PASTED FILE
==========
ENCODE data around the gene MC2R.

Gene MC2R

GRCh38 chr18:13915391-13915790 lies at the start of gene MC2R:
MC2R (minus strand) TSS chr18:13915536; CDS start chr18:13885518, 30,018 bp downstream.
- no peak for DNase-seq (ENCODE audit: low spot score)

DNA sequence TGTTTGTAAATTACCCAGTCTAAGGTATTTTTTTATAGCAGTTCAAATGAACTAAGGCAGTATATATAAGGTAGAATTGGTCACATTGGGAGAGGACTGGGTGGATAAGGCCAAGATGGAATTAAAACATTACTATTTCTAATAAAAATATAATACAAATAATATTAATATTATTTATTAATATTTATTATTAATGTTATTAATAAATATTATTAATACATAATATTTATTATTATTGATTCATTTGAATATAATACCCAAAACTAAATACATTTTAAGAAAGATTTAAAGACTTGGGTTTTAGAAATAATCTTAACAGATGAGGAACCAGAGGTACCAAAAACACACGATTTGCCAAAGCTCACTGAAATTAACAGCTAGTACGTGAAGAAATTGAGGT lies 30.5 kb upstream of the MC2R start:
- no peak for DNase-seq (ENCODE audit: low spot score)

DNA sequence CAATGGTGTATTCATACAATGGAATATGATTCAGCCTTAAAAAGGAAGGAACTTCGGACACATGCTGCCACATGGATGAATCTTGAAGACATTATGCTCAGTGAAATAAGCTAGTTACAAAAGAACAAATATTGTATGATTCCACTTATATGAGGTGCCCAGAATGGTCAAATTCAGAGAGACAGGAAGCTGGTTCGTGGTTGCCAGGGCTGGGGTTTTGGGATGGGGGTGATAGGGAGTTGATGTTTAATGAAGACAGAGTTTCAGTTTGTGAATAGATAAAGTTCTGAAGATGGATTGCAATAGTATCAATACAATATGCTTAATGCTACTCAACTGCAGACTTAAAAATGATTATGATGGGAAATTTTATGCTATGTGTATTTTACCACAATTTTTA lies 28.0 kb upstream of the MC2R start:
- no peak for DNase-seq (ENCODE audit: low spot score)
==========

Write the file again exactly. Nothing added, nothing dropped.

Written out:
ENCODE data around the gene MC2R.

Gene MC2R

GRCh38 chr18:13915391-13915790 lies at the start of gene MC2R:
MC2R (minus strand) TSS chr18:13915536; CDS start chr18:13885518, 30,018 bp downstream.
- no peak for DNase-seq (ENCODE audit: low spot score)

DNA sequence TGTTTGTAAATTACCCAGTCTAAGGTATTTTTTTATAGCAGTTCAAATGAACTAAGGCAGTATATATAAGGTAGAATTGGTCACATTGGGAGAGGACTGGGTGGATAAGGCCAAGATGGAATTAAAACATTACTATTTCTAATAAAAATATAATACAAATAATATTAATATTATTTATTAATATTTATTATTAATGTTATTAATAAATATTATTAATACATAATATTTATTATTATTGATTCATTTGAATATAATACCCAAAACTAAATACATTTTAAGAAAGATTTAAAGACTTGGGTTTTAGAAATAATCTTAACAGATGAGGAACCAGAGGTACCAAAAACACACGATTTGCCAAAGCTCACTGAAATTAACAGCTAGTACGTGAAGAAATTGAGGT lies 30.5 kb upstream of the MC2R start:
- no peak for DNase-seq (ENCODE audit: low spot score)

DNA sequence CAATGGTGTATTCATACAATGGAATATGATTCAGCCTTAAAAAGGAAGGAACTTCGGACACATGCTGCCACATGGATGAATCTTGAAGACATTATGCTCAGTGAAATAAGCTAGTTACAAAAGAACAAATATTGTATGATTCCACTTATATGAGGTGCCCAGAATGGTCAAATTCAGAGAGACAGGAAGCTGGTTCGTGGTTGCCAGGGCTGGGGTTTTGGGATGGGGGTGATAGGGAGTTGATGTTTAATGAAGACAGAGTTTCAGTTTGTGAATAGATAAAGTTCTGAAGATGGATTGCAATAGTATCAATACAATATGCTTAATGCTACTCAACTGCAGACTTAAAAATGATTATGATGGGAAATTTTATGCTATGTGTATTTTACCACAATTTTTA lies 28.0 kb upstream of the MC2R start:
- no peak for DNase-seq (ENCODE audit: low spot score)